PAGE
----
Applicant's invention is a gasket for shielding against electromagnetic interference comprising a tubular metal wire mesh strip having a longitudinal fin. The fin is surrounded by a thin flexible layer having a durometer in the range of 60 - 75 according to ASTM specification standard testing method D-676. This layer has two major faces that are generally flat and parallel to the fin. A thin, generally flat flexible ribbon having a durometer in the range of 75 - 81 according to ASTM specification standard test method D-785 is affixed to one of the faces. Thus, the ribbon is always at least as stiff as the layer and is usually made stiffer to hold the rivets or screws and support the panel when the gasket is riveted or bonded to the panel. The layer is usually made more flexible than the ribbon to reduce fatigue on the fin. The fin, the layer, and the ribbon, in combination, form a flexible member which is thinner than the diameter of the tubular portion of the metal mesh strip.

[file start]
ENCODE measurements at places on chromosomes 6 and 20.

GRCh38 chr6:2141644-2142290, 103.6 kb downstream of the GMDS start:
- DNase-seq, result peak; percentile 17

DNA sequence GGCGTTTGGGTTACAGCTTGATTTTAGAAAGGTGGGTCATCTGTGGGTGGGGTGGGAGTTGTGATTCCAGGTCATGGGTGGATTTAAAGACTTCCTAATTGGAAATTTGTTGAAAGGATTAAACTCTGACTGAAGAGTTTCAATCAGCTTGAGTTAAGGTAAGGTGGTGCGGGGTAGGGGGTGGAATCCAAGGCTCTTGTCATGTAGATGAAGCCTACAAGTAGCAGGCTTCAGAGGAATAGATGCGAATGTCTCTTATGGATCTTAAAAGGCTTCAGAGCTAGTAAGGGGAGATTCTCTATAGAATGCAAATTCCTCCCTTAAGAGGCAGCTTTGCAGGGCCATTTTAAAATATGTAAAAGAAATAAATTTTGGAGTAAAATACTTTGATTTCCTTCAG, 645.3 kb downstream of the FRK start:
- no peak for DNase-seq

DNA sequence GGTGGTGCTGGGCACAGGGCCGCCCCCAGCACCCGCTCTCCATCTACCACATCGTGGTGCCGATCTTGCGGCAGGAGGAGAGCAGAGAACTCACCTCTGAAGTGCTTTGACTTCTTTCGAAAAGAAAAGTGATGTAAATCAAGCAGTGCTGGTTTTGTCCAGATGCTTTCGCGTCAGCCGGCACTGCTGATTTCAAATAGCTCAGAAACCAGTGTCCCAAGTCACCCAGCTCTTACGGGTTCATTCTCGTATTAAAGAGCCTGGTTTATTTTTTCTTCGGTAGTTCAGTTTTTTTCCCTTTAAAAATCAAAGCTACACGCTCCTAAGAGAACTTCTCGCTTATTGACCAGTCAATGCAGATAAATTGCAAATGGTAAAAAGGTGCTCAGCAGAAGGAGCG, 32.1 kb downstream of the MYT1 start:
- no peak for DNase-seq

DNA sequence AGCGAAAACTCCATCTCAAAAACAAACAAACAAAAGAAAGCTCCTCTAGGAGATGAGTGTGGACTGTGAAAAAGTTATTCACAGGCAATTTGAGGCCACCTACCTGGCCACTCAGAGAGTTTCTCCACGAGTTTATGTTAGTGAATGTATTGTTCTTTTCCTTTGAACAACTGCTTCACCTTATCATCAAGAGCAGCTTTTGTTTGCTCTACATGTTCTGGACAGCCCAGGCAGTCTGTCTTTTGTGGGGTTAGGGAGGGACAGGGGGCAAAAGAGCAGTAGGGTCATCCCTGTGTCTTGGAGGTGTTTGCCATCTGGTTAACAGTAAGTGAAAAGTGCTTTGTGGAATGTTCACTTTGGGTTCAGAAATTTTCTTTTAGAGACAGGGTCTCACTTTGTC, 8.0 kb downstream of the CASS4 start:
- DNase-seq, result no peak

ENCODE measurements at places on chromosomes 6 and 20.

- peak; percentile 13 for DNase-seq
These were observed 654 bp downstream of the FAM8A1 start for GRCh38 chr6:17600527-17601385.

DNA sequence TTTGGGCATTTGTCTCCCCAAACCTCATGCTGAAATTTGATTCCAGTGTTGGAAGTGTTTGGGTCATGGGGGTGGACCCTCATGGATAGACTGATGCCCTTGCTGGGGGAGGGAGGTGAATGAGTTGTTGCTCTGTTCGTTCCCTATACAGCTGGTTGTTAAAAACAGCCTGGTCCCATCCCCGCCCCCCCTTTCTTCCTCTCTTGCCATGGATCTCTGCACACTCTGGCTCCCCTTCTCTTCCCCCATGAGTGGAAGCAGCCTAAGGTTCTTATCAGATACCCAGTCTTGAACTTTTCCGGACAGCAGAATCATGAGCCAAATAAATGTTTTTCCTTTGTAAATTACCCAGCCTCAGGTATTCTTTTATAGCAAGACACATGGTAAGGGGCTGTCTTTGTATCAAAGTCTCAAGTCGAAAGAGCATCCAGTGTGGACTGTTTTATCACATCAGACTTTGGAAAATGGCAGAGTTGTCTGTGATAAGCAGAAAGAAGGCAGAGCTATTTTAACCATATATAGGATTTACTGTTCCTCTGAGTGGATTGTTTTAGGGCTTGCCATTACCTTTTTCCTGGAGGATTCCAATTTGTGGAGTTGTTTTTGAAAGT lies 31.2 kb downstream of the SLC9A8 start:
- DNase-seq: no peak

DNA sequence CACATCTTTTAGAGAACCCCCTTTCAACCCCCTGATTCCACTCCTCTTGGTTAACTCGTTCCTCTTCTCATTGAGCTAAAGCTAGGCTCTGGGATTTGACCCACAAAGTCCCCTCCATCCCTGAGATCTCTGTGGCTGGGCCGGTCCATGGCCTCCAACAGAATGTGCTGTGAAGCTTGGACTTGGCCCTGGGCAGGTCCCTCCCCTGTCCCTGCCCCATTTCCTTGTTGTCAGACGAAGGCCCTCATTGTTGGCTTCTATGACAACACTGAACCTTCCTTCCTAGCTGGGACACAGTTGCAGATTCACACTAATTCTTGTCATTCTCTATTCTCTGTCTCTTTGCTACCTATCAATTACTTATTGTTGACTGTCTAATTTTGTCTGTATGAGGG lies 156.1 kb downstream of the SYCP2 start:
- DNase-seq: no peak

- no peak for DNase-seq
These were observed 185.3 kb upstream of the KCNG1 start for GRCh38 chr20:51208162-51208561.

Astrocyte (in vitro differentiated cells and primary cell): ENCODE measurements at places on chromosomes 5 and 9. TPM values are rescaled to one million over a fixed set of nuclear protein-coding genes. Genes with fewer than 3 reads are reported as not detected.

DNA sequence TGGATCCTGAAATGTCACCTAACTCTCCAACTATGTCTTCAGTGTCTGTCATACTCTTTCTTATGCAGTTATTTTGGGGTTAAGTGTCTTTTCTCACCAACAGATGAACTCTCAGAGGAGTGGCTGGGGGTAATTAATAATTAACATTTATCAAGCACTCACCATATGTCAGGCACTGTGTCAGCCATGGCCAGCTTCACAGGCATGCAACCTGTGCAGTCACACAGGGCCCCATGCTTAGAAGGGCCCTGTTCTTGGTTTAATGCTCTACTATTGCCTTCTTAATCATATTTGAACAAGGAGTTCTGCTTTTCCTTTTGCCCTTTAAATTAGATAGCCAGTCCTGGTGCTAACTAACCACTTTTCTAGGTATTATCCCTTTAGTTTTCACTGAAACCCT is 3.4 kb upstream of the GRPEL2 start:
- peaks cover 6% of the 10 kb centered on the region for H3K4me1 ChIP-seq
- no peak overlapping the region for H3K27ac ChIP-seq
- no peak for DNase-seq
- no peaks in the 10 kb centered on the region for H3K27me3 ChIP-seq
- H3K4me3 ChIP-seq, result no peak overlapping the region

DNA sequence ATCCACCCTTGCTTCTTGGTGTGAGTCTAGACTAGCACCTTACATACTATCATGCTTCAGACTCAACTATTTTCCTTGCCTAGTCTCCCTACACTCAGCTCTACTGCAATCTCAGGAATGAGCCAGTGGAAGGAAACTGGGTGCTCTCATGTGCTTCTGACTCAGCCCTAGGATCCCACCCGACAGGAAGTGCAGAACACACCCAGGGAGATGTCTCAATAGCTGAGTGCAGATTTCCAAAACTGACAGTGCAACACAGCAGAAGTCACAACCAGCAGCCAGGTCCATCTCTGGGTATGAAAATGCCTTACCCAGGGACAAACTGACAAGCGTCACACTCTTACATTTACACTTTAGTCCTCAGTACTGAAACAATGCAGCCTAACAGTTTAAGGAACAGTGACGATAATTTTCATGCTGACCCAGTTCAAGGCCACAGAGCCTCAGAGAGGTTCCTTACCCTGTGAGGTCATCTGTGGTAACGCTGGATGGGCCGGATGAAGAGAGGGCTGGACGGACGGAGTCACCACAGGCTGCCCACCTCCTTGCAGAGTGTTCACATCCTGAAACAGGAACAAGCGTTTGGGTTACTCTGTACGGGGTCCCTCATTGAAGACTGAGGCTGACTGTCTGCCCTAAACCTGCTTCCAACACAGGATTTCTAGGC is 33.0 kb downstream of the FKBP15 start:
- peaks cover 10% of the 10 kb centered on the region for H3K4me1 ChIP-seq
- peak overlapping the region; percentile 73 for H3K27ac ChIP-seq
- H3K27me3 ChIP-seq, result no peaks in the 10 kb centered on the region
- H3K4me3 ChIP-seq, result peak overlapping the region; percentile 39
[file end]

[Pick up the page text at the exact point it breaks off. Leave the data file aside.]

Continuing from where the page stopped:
In the various embodiments, the gasket may have a ribbon affixed to each of said two major faces, and said ribbon may be affixed by fusing it to the layer. In addition, the strip and fin may be of knitted wire. The tubular portion may have an elastomer core and may also be surrounded by a shell of soft extruded polyvinyl plastic.
In the preferred embodiment, the layer has a durometer of 72 ±/3 according to test method D-676 and the ribbon has a durometer of 78 ±/3 according to test method D-785. It is also preferred that the ribbon is affixed to each of the two major faces.
In the most preferred embodiment, the layer is soft polyvinyl chloride plastic and the ribbon is semi-rigid polyvinyl chloride plastic.